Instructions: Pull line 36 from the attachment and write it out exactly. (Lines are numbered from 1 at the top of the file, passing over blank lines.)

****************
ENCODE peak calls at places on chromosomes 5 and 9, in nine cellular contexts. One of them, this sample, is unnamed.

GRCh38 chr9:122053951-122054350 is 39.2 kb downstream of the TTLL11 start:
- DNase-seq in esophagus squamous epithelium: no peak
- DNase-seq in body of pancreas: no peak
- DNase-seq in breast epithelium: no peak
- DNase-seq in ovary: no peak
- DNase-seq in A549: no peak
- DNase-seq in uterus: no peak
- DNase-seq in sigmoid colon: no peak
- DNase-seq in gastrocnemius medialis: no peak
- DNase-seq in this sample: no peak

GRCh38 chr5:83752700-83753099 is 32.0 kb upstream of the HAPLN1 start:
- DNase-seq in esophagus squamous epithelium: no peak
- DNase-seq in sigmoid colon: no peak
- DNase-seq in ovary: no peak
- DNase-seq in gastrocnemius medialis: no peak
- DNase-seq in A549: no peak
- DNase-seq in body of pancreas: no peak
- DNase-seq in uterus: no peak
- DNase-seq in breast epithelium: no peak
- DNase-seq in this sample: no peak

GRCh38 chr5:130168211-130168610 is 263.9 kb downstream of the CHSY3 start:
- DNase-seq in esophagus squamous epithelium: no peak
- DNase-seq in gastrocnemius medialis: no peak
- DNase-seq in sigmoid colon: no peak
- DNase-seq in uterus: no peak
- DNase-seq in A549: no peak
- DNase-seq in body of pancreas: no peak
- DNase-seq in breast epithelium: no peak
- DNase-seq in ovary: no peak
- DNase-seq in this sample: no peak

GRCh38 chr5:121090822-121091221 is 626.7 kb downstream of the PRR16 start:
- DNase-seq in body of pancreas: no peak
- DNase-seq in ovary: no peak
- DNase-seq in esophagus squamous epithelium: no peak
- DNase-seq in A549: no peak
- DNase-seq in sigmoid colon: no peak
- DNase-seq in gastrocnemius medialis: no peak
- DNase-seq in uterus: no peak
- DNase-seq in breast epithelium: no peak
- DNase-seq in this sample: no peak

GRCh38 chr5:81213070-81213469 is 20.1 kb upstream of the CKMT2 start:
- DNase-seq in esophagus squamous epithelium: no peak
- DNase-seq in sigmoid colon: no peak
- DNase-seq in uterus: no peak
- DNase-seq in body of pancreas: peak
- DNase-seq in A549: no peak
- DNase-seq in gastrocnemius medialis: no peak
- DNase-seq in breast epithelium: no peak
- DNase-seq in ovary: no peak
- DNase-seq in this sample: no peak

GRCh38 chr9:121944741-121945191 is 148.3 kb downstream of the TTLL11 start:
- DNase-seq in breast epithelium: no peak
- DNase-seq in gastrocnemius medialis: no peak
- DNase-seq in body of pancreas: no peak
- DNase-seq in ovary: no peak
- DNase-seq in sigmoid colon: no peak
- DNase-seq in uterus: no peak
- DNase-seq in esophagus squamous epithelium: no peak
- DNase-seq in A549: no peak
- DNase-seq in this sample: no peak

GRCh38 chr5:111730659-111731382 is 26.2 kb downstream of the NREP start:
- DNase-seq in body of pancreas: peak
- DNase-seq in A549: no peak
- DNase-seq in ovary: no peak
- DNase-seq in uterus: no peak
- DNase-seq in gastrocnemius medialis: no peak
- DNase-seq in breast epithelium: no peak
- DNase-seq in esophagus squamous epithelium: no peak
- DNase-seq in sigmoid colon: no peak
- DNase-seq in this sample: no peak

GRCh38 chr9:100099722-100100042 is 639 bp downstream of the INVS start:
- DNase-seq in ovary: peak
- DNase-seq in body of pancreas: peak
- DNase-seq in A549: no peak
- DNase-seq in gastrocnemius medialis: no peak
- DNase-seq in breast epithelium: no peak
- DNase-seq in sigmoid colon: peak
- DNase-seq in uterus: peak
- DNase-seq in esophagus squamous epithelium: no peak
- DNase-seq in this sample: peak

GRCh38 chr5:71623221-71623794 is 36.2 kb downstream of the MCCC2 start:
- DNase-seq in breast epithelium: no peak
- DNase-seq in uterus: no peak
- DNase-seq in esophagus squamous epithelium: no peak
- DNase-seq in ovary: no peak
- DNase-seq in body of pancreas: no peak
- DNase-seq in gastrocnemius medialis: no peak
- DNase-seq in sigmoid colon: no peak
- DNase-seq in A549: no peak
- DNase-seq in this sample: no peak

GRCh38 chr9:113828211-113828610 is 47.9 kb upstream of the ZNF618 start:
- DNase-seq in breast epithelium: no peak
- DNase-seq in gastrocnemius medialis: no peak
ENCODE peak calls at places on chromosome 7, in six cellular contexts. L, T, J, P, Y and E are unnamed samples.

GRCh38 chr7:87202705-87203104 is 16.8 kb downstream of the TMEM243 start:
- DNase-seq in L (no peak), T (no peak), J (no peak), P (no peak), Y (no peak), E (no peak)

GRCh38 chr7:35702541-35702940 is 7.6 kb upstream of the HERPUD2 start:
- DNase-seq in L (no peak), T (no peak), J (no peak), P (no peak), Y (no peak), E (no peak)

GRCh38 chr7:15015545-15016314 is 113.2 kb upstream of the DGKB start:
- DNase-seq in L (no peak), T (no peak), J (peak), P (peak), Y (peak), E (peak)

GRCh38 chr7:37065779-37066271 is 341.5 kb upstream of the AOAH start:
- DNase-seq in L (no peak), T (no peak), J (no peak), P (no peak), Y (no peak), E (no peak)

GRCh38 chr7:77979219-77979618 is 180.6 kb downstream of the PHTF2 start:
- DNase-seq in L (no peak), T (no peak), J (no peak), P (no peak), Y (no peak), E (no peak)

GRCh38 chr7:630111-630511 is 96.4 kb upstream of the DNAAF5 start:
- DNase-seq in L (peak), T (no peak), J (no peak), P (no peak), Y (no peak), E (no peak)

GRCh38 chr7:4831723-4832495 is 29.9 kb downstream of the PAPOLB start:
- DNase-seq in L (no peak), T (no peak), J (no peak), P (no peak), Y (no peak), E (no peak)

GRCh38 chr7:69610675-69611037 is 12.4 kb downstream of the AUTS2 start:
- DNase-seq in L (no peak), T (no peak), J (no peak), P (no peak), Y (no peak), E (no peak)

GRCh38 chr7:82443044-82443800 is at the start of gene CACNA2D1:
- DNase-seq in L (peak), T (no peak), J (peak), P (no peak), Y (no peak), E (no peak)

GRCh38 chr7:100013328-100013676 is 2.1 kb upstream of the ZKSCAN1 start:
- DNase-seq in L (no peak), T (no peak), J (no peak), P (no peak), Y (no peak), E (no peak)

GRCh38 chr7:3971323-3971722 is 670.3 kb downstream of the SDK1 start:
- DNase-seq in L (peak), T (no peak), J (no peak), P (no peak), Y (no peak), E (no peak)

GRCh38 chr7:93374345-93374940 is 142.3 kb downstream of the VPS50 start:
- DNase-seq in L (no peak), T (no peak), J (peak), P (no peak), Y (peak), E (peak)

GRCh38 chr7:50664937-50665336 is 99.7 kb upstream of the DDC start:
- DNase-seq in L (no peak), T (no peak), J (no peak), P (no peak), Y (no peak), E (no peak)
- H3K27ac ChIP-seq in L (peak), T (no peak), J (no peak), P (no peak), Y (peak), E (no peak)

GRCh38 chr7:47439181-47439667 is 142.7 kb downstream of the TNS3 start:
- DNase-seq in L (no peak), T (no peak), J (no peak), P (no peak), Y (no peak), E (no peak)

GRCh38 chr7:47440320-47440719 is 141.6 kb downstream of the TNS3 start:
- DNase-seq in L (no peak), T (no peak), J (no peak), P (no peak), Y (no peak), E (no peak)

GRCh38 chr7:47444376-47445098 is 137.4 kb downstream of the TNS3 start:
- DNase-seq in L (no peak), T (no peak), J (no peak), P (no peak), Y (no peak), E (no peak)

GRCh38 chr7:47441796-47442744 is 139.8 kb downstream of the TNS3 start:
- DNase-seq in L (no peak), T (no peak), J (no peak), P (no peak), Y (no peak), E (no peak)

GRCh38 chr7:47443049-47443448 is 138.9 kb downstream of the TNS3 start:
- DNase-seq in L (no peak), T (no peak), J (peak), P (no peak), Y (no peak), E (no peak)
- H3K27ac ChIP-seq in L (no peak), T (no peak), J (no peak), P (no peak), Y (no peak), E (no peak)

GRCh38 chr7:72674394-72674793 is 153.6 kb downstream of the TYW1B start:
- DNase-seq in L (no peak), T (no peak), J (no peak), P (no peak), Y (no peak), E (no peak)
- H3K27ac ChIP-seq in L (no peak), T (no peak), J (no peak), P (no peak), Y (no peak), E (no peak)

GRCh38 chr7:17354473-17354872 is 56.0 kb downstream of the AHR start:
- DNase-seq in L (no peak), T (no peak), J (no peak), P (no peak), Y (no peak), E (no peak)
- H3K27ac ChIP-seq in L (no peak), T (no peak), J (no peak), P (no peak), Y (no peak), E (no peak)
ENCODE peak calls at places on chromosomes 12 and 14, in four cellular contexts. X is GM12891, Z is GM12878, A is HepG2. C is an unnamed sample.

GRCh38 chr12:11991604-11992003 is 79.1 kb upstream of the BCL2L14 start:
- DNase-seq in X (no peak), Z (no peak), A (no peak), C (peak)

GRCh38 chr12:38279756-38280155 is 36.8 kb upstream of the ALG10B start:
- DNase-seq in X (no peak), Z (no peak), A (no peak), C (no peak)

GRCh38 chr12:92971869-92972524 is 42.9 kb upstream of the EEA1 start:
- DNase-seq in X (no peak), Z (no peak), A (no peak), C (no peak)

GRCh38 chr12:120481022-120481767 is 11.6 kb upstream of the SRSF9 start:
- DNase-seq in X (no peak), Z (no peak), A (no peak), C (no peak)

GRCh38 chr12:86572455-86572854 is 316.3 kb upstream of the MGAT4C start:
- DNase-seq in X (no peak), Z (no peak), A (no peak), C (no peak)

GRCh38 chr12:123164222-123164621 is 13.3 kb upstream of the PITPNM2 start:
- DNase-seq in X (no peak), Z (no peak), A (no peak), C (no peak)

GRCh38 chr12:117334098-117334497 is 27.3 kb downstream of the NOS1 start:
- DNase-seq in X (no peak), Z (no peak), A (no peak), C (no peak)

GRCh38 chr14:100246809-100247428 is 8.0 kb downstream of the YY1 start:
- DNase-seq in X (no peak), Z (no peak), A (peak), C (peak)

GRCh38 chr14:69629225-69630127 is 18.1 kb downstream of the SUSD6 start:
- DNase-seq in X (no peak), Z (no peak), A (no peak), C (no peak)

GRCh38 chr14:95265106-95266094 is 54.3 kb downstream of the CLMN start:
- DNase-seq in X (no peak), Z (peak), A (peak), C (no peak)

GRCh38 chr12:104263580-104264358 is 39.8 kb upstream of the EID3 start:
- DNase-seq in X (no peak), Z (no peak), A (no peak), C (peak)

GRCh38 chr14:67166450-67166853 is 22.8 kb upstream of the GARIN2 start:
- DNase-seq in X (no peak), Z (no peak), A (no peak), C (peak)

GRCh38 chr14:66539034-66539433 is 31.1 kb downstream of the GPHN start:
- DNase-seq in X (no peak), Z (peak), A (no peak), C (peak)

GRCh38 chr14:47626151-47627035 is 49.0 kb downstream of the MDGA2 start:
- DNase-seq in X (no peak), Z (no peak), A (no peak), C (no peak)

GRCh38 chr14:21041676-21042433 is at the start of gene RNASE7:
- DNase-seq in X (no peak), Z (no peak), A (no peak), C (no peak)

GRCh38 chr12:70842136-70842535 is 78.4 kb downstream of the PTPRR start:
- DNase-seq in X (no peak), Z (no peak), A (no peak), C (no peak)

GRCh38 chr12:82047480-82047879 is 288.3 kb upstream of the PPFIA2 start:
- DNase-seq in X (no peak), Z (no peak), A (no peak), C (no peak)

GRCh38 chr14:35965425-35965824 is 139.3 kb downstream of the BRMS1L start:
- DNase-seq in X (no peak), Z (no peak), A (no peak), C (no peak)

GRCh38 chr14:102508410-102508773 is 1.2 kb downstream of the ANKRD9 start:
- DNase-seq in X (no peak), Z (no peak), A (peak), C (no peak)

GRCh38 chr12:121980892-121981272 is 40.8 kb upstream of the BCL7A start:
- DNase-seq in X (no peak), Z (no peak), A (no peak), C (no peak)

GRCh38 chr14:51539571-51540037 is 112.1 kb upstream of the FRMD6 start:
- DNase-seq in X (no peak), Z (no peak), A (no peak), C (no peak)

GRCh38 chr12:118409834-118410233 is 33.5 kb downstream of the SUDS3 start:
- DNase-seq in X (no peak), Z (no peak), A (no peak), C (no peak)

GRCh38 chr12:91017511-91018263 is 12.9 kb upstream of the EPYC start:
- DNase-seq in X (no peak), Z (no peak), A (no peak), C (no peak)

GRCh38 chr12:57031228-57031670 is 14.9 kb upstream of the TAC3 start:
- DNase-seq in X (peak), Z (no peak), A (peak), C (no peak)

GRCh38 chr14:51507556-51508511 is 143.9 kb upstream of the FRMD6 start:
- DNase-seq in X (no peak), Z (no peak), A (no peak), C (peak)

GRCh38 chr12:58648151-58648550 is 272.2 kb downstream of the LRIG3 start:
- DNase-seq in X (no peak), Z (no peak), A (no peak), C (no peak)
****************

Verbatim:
- DNase-seq in A549: no peak